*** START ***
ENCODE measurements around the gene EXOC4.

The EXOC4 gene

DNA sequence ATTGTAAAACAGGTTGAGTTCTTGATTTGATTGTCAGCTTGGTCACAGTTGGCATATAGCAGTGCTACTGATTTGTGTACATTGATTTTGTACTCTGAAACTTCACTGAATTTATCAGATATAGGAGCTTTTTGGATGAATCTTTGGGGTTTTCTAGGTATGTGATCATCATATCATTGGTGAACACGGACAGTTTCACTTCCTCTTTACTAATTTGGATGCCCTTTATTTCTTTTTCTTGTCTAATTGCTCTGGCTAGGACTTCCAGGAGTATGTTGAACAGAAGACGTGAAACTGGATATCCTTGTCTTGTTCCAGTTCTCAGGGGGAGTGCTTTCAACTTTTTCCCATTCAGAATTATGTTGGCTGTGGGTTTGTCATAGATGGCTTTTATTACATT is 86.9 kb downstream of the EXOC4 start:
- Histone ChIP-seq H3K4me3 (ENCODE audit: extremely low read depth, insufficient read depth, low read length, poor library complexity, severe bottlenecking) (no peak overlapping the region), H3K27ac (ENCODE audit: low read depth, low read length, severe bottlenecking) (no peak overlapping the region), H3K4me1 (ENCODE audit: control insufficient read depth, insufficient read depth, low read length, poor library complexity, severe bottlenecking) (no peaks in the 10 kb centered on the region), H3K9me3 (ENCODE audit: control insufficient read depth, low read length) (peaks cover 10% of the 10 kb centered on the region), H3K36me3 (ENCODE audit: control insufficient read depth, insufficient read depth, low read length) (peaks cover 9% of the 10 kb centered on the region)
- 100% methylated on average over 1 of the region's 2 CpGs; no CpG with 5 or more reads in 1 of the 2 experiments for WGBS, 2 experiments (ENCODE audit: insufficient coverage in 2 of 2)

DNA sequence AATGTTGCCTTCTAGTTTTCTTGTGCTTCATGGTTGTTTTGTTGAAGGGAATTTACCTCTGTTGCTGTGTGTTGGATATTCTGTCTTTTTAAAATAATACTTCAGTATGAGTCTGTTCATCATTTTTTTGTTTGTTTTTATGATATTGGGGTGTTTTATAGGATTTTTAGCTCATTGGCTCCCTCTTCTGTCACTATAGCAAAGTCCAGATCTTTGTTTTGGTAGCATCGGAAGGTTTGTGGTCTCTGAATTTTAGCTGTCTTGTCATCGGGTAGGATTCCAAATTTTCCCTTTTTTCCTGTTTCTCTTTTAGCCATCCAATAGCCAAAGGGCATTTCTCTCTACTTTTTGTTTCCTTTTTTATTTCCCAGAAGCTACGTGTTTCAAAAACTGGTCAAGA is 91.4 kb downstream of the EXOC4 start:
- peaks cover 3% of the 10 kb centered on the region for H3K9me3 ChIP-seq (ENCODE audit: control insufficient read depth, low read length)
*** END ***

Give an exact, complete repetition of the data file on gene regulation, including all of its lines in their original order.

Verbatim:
ENCODE measurements around the gene EXOC4.

The EXOC4 gene

DNA sequence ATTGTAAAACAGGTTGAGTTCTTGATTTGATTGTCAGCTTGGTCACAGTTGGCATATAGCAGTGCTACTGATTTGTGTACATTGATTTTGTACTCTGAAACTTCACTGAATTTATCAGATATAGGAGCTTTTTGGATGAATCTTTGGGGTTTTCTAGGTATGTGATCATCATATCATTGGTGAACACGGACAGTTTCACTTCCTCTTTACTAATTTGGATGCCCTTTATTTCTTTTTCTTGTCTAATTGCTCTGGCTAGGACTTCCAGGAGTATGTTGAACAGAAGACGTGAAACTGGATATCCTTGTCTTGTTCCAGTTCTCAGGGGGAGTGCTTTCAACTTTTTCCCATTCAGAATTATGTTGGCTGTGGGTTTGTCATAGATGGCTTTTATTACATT is 86.9 kb downstream of the EXOC4 start:
- Histone ChIP-seq H3K4me3 (ENCODE audit: extremely low read depth, insufficient read depth, low read length, poor library complexity, severe bottlenecking) (no peak overlapping the region), H3K27ac (ENCODE audit: low read depth, low read length, severe bottlenecking) (no peak overlapping the region), H3K4me1 (ENCODE audit: control insufficient read depth, insufficient read depth, low read length, poor library complexity, severe bottlenecking) (no peaks in the 10 kb centered on the region), H3K9me3 (ENCODE audit: control insufficient read depth, low read length) (peaks cover 10% of the 10 kb centered on the region), H3K36me3 (ENCODE audit: control insufficient read depth, insufficient read depth, low read length) (peaks cover 9% of the 10 kb centered on the region)
- 100% methylated on average over 1 of the region's 2 CpGs; no CpG with 5 or more reads in 1 of the 2 experiments for WGBS, 2 experiments (ENCODE audit: insufficient coverage in 2 of 2)

DNA sequence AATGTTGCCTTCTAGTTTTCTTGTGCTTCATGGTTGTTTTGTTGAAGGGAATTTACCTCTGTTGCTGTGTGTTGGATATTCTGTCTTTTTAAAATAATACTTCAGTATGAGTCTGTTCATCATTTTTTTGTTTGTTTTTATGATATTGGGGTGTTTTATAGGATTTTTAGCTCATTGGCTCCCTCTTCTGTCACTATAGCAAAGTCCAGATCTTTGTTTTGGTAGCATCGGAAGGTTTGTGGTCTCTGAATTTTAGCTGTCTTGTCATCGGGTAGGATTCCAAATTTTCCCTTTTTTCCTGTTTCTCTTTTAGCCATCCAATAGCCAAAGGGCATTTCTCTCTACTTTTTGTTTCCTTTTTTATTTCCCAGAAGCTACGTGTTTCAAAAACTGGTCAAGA is 91.4 kb downstream of the EXOC4 start:
- peaks cover 3% of the 10 kb centered on the region for H3K9me3 ChIP-seq (ENCODE audit: control insufficient read depth, low read length)